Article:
Sac – Their own name, Osakiwug, means “people of the yellow earth. They were one of a number of Algonquian tribes whose earliest known location was on the Michigan peninsula, the other tribes being the Potawatomi, Mascouten, and the Fox. The Sac, along with these other tribes were first known to Europeans under the general term “Gens de Feu,” first recorded by French navigators, Samuel de Champlain and Gabriel Sagard. Before they became known as an independent tribe, they also formed a part a Algonquian community which was called the Huron by the French. They were first mentioned independently Father Jean Claude Allouez in 1640 under the generic Huron name Hvattoehronon, meaning “People of the sunset.”
Father Allouez, a Jesuit missionary, would later write in 1667, that the Sac were more savage than all the other peoples he had met and they were a populous tribe, although they had no fixed dwelling place, being wanderers.
He was also told that if the Sac or Fox found a person in an isolated place they would kill him, especially if he were a Frenchman, for they could not endure the sight of the whiskers of the Europeans. Yet, two years later, he reported that the first place in which he began to give religious instruction was in a village of the “Ousaki,” situated at the DePere Rapids, Wisconsin, wherein he found several tribes in winter quarters, number about 600 people.
For years, the Sac, along with the other nations of the “Gens de Feu,” were at war with the Neuter and Ottawa tribes, and were finally driven out of the northern peninsula of Michigan, then settling around Green Bay and the Fox River of Wisconsin, as well as in northern Illinois. In the early 1800’s one group of Sac moved to Missouri, and later to Kansas and Nebraska. Another group moved to Iowa.
The Sac were estimated to be about 750 people in 1736 and about 2,500 in 1834. In 1869, the larger group of Sac moved into reservations in Oklahoma, where they merged with the Meskwaki as the federally recognized Sac and Fox Nation. A smaller number of Sac remained in Iowa, Kansas and Nebraska.
Sac and Fox – The historic Sac and Fox were well represented by a large delegation of 33 from Oklahoma and a smaller party of 16 from the band now living in Iowa. These two tribes, calling themselves respectively, ‘Sagiwuk’ and ‘Muskwakiuk’, are practically one people, speaking closely related dialects of one language and having been confederated from a very early period. Currently the tribes, known now as the Sac and Fox Nations, are located in and Iowa.
The separate tribes of the Sac and Fox were always closely allied and speak a very similar Algonquian language. The Sac call themselves Asakiwaki (or Osakiwug) which means “people of the yellow earth” while the Fox call themselves Meskwaki meaning “people of the red earth”.
Both tribes were first discovered settled about Green Bay, Wisconsin, but their possessions extended westward, so that the larger part of them was beyond the Mississippi River. They partly subdued and admitted into their alliance the Iowa, a Dakota tribe.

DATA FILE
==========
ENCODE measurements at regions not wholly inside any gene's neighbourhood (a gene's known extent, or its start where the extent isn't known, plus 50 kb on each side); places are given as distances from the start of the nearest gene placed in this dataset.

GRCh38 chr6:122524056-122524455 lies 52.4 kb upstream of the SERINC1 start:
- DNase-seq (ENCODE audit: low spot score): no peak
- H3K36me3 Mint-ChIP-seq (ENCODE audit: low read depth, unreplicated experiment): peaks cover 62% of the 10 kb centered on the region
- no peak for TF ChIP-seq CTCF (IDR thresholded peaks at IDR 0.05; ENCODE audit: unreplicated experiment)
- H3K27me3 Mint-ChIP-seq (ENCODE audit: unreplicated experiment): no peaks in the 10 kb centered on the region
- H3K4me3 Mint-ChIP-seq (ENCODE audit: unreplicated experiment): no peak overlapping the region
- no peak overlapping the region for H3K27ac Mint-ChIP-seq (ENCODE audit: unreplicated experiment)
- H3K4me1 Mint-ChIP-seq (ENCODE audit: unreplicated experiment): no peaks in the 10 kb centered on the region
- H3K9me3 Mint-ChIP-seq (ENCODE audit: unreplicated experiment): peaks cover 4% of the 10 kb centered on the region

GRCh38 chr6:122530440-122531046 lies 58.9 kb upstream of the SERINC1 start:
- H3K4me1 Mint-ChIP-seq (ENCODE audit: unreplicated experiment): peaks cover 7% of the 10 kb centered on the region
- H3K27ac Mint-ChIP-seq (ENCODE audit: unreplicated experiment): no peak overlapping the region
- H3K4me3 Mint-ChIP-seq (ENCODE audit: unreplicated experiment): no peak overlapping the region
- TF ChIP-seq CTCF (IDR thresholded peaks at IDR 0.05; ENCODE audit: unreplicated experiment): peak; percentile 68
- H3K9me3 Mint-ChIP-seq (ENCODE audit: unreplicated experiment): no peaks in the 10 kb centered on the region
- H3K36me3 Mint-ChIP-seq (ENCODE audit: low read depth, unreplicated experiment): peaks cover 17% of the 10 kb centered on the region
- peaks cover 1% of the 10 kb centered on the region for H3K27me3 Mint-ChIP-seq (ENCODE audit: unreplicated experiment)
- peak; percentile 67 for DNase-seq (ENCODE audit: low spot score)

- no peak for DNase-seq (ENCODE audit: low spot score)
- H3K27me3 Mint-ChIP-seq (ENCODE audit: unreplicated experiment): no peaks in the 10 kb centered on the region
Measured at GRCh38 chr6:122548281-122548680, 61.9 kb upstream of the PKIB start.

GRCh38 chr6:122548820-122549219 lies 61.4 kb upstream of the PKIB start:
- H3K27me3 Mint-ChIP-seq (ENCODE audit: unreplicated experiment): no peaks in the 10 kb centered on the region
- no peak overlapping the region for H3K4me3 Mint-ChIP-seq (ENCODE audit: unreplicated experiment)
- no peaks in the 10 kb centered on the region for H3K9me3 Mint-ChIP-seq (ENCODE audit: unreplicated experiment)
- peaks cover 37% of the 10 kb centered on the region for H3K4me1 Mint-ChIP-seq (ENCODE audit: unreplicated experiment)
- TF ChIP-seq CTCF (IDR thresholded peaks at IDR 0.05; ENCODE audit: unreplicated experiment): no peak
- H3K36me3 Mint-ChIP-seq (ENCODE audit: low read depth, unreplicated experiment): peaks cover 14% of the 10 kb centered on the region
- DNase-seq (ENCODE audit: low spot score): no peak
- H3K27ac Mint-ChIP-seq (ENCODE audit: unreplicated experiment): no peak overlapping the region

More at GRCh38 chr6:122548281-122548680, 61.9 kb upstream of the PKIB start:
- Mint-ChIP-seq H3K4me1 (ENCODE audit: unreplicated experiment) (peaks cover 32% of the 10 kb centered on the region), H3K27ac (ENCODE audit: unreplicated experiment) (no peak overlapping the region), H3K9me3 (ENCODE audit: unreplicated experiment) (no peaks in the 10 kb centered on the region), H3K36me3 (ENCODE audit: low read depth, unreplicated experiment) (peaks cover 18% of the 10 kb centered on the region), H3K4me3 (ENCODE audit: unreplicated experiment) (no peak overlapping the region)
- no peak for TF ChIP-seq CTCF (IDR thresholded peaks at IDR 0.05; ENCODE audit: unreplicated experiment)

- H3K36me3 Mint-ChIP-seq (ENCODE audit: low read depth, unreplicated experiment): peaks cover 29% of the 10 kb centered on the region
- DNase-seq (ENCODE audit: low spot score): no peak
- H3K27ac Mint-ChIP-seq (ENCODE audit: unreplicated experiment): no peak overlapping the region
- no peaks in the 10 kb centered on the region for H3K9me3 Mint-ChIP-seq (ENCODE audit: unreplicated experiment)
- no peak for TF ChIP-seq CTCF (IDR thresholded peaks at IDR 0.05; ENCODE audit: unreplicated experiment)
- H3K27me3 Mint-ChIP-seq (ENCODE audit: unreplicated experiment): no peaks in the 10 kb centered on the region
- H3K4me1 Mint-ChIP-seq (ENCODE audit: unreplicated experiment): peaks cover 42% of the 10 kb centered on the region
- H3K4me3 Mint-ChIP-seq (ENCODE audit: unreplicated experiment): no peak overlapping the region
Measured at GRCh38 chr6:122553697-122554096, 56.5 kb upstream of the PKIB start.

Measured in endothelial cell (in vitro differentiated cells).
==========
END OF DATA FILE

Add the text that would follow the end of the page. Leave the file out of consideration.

By 1804 they had ceded all their lands east of the Mississippi River and settled on the Des Moines River in Iowa, moving subsequently to the Osage River in Missouri, and most of these finally, to the Indian Territory. In 1822 the united bands numbered about 8,000, but by the early 1800s, claimed only a little more than 1,000 people. Today, there are three federally recognized Sac and Fox tribes: the Sac and Fox Tribe of the Mississippi in Iowa, the Sac and Fox Nation of Missouri in Kansas and Nebraska, and the Sac and Fox Nation in Oklahoma.
Saconnet – A small tribe living near Sakonnet Point, Rhode Island who were connected with the Wampanoag or the Narraganset. Under the woman chief, Ashawonks, they took the side of the English in King Philip’s War of 1675 and later, their land was purchased by the whites settlers. In 1700, they numbered about 400; but in 1763, they were visited by an epidemic which considerably diminished their numbers, so that by 1803, they had dwindled to only about a dozen people, living near Compton.
Sahehwamish – Belonging to the coastal division of the Salisan linguistic stock, the lived in several bands on the innermost inlets of Puget Sound. They were estimated to have numbered about 1,200 in 1780, but had been reduced to about 780 by 1907.
Salinan Family – A linguistic stock of California, the lived along the Salinas River, in what is today, San Luis Obispo, Monterey, and perhaps San Benito Counties. Little is known about them or their bands. Their language was very irregular and more complex than most languages of California. They appeared to have lived in houses of brush or grass. Not having canoes, the subsided more on hunting than fishing, supplemented with plant foods such as acorns and grass seed. The missions of San Antonio and San Miguel were established in Salinan territory in 1771 and 1797, where some 6,800 were baptized, though this number appears to have also included Yokut Indians. Like all the other tribes, the Salinan Indians decreased rapidly during mission times, the number, at each mission having fallen to fewer than 700 by 1831, and then even more rapidly. By the early 1900’s they numbered only about 20 people, living near Jolon, California.
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